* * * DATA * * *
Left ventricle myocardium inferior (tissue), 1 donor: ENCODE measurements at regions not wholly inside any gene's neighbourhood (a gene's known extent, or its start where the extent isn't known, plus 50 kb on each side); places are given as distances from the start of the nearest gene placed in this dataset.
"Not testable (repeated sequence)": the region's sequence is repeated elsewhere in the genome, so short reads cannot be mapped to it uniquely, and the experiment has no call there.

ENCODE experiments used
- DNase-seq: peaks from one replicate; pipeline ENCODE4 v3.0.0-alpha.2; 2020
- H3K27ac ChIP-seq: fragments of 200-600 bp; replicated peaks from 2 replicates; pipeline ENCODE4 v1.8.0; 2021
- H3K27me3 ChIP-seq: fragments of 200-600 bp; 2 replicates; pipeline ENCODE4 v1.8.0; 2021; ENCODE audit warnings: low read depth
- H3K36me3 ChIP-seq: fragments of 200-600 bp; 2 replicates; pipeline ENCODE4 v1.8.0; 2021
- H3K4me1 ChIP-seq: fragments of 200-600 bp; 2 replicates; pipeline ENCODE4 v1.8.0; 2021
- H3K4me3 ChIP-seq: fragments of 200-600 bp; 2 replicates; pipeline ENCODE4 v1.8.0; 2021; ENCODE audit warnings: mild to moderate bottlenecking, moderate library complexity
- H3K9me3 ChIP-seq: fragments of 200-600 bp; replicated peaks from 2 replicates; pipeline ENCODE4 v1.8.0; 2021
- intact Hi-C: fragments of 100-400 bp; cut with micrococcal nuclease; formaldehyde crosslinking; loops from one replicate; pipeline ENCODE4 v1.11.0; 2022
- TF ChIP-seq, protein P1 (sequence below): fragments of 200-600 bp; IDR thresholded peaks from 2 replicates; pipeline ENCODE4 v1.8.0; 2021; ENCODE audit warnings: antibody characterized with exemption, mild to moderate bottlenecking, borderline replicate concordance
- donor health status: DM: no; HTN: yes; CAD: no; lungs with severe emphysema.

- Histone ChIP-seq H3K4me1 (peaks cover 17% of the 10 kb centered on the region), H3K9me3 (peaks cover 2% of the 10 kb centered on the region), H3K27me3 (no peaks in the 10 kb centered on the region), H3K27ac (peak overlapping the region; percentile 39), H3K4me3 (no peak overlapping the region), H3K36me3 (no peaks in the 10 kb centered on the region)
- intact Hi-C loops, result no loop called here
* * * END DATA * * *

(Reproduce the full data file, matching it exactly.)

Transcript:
Left ventricle myocardium inferior (tissue), 1 donor: ENCODE measurements at regions not wholly inside any gene's neighbourhood (a gene's known extent, or its start where the extent isn't known, plus 50 kb on each side); places are given as distances from the start of the nearest gene placed in this dataset.
"Not testable (repeated sequence)": the region's sequence is repeated elsewhere in the genome, so short reads cannot be mapped to it uniquely, and the experiment has no call there.

ENCODE experiments used
- DNase-seq: peaks from one replicate; pipeline ENCODE4 v3.0.0-alpha.2; 2020
- H3K27ac ChIP-seq: fragments of 200-600 bp; replicated peaks from 2 replicates; pipeline ENCODE4 v1.8.0; 2021
- H3K27me3 ChIP-seq: fragments of 200-600 bp; 2 replicates; pipeline ENCODE4 v1.8.0; 2021; ENCODE audit warnings: low read depth
- H3K36me3 ChIP-seq: fragments of 200-600 bp; 2 replicates; pipeline ENCODE4 v1.8.0; 2021
- H3K4me1 ChIP-seq: fragments of 200-600 bp; 2 replicates; pipeline ENCODE4 v1.8.0; 2021
- H3K4me3 ChIP-seq: fragments of 200-600 bp; 2 replicates; pipeline ENCODE4 v1.8.0; 2021; ENCODE audit warnings: mild to moderate bottlenecking, moderate library complexity
- H3K9me3 ChIP-seq: fragments of 200-600 bp; replicated peaks from 2 replicates; pipeline ENCODE4 v1.8.0; 2021
- intact Hi-C: fragments of 100-400 bp; cut with micrococcal nuclease; formaldehyde crosslinking; loops from one replicate; pipeline ENCODE4 v1.11.0; 2022
- TF ChIP-seq, protein P1 (sequence below): fragments of 200-600 bp; IDR thresholded peaks from 2 replicates; pipeline ENCODE4 v1.8.0; 2021; ENCODE audit warnings: antibody characterized with exemption, mild to moderate bottlenecking, borderline replicate concordance
- donor health status: DM: no; HTN: yes; CAD: no; lungs with severe emphysema.

- Histone ChIP-seq H3K4me1 (peaks cover 17% of the 10 kb centered on the region), H3K9me3 (peaks cover 2% of the 10 kb centered on the region), H3K27me3 (no peaks in the 10 kb centered on the region), H3K27ac (peak overlapping the region; percentile 39), H3K4me3 (no peak overlapping the region), H3K36me3 (no peaks in the 10 kb centered on the region)
- intact Hi-C loops, result no loop called here